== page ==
After Martin Shkreli raised the price of anti-parasitic drug Daraprim more than 50-fold to $750 a pill last year, he said he wasn’t alone in taking big price hikes.
As it turns out, the former drug executive was right. A survey of about 3,000 brand-name prescription drugs found that prices more than doubled for 60 and at least quadrupled for 20 since December 2014.
Among the biggest increases was Alcortin A, a combination steroid and antibiotic gel to treat eczema and skin infections: The price soared 1,860 percent, or almost 20-fold, during the period. And a vial of Aloprim, a Mylan NV drug for cancer complications, more than doubled, according to the survey by DRX, a provider of price-comparison software to health plans.
Skyrocketing prices are getting increased scrutiny ahead of a U.S. congressional hearing this week: Democratic Representative Elijah Cummings, ranking member on a committee that is probing drug pricing, said Tuesday that pricing “tactics are not limited to a few ‘bad apples,’ but are prominent throughout the industry.”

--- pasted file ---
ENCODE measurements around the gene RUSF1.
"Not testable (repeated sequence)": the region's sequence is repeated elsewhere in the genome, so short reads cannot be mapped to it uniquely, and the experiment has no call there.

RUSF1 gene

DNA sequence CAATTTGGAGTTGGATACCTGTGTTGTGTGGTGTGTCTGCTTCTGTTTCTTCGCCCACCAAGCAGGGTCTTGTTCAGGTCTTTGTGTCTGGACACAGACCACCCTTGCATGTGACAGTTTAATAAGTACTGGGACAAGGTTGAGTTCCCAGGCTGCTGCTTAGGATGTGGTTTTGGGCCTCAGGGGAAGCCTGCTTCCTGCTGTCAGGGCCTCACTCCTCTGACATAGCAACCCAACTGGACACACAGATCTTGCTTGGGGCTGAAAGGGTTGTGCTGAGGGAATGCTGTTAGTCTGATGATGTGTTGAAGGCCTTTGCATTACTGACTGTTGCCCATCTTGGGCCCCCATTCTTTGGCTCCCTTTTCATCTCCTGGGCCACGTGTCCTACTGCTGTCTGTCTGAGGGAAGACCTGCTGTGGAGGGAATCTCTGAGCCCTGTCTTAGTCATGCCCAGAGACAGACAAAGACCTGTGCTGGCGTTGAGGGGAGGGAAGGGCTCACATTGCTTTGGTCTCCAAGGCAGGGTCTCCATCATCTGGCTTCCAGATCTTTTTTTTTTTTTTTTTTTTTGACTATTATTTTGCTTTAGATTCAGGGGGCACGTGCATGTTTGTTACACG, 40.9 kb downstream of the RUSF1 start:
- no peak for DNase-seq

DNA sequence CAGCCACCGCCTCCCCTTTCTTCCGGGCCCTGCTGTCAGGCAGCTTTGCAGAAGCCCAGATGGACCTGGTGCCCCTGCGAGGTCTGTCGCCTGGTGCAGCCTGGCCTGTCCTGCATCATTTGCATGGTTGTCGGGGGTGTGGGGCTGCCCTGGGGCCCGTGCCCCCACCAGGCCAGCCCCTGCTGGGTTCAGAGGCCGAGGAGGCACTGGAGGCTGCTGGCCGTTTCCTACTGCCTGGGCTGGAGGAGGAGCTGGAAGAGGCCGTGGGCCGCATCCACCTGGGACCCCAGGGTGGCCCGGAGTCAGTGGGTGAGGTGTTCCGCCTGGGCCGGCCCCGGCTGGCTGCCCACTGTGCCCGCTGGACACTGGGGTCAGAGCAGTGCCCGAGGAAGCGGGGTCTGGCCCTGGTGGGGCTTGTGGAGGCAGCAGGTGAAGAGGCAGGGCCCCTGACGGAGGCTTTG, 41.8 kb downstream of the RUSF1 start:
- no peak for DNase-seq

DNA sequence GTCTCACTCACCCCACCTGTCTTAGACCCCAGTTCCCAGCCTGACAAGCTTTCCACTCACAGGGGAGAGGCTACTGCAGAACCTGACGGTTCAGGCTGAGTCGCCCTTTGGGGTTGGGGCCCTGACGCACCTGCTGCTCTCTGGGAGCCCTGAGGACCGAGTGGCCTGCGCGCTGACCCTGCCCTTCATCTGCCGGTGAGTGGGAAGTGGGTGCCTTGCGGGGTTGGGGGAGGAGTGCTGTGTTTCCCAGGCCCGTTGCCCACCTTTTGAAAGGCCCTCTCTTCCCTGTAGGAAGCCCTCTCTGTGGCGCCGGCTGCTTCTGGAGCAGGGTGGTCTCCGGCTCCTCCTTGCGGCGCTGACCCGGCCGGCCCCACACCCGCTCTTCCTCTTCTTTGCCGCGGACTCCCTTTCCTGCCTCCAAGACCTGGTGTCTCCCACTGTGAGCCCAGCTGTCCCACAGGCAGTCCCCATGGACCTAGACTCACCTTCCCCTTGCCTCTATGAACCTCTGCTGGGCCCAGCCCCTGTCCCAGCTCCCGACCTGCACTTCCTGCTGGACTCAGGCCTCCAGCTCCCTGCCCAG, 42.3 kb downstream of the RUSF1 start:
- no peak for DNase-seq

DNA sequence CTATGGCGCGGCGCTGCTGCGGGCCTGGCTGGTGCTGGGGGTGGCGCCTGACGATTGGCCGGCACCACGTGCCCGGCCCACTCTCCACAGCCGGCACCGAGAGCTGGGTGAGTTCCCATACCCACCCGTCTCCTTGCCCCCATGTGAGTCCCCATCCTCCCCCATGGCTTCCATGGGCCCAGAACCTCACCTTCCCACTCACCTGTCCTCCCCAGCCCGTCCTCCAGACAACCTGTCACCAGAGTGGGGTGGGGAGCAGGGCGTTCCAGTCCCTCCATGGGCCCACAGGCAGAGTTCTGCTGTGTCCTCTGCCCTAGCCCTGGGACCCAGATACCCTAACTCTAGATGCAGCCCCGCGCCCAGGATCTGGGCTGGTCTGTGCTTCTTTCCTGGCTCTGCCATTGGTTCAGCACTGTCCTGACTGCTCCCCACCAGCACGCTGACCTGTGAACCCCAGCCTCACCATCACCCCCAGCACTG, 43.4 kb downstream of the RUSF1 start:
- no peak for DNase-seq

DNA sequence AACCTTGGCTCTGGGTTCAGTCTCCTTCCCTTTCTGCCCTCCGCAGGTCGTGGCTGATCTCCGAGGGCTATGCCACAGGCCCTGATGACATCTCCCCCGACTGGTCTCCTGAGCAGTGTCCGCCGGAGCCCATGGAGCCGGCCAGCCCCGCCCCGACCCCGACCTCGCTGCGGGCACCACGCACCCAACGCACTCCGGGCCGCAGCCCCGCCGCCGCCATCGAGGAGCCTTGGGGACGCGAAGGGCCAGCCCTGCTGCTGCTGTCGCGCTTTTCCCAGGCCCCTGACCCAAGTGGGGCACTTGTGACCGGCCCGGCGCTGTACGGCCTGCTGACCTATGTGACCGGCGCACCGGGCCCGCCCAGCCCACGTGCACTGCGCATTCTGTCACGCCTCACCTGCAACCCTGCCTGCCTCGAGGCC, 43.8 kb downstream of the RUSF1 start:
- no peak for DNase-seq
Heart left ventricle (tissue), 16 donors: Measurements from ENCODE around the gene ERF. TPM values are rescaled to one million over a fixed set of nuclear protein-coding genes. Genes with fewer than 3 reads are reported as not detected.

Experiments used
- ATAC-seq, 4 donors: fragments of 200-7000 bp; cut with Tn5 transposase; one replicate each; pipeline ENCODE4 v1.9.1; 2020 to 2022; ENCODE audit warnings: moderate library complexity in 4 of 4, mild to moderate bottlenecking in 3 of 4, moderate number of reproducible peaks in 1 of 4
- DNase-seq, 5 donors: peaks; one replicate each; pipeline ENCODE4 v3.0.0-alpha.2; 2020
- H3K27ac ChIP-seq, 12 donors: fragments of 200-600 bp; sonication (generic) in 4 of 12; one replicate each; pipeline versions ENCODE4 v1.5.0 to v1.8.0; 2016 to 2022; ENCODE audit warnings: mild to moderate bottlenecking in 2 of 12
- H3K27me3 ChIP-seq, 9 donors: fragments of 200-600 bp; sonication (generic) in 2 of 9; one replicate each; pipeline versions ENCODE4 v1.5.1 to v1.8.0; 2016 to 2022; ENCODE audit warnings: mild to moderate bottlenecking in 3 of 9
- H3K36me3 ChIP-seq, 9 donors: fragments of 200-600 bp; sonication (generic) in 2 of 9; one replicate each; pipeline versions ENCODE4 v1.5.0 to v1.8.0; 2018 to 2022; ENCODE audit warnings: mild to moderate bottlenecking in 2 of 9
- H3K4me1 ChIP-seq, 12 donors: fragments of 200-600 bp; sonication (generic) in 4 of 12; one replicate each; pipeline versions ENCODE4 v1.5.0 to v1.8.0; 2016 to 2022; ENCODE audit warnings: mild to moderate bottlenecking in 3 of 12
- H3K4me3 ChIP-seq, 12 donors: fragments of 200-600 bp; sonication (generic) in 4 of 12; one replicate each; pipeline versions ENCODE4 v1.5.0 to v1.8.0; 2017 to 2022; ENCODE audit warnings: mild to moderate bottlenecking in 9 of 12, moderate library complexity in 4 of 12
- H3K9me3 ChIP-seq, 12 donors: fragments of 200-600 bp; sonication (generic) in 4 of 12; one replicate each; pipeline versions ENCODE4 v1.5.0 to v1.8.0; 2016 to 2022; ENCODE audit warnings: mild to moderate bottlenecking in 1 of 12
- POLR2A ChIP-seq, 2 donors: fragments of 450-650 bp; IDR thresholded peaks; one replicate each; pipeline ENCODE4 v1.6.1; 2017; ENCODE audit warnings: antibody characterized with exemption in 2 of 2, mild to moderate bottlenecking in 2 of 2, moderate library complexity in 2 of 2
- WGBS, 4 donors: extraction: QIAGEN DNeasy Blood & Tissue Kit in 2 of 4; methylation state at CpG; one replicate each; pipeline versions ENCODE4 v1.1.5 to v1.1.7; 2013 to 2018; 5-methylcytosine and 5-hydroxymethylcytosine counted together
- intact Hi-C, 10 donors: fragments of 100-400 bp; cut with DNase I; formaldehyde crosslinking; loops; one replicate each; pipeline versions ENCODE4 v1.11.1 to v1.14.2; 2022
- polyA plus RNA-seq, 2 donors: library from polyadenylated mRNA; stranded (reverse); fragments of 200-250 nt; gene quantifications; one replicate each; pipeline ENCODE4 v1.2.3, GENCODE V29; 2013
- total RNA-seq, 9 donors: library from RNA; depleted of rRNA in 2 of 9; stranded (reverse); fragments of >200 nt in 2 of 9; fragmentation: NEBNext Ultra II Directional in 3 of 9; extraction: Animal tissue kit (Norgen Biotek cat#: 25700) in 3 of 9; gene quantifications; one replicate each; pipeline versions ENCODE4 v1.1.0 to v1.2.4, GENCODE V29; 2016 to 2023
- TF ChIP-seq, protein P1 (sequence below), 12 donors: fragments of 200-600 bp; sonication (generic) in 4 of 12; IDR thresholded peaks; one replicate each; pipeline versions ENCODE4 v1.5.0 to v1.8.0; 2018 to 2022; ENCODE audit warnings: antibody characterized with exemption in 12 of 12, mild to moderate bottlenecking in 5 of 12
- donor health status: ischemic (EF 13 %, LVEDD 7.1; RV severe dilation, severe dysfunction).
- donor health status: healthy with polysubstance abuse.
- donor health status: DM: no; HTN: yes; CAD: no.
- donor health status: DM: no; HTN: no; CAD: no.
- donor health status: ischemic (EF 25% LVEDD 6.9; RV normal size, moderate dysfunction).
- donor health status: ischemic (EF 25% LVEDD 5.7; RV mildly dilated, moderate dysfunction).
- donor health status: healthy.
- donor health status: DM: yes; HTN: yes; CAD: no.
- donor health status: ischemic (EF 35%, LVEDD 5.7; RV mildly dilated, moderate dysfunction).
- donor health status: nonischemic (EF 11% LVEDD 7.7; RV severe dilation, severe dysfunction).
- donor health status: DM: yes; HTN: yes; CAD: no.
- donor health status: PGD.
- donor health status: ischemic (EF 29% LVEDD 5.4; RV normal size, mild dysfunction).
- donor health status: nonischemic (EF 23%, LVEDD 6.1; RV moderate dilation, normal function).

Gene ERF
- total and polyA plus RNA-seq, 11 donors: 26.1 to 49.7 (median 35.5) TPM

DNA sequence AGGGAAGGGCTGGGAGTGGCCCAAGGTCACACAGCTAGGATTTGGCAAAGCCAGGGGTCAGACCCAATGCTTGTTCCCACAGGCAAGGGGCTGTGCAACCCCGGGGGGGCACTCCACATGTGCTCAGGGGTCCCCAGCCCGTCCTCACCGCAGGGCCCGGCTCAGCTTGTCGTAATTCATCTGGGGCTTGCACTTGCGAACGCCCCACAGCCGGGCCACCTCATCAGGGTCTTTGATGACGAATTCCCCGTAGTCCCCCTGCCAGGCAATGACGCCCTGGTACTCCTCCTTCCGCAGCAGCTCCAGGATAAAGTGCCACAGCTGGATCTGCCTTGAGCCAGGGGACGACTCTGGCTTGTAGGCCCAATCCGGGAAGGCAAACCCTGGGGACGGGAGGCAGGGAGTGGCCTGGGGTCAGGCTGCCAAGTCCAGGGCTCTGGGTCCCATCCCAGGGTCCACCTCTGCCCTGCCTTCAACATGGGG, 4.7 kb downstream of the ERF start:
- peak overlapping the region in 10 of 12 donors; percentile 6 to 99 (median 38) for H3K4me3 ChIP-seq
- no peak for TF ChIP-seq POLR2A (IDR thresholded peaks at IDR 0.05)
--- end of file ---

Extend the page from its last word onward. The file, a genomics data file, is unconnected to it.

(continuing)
Even after soaring prices became an issue in the U.S. presidential campaign, the cost of many drugs has continued to rise at annual rates of more than 10 percent. Drug makers raised the prices of products as wide-ranging as erectile dysfunction drug Viagra, heart treatments, dermatology medicine and even brands that long have lost their patents. While specialty companies have had the steepest hikes, giants such as Pfizer Inc. and GlaxoSmithKline Plc kept pushing through smaller rises.
“The data shows that price increases are an integral part of the business plan,” said Jim Yocum, executive vice president at DRX.
Pharmaceutical companies often boost prices around the end and the start of the year, and the scale of recent increases was higher than what Yocum has seen in the past few years. About 400 formulations of brand-name drugs went up at least 9.9 percent since early December, according to DRX.
Click here to read article: Bloomberg (02/02/16)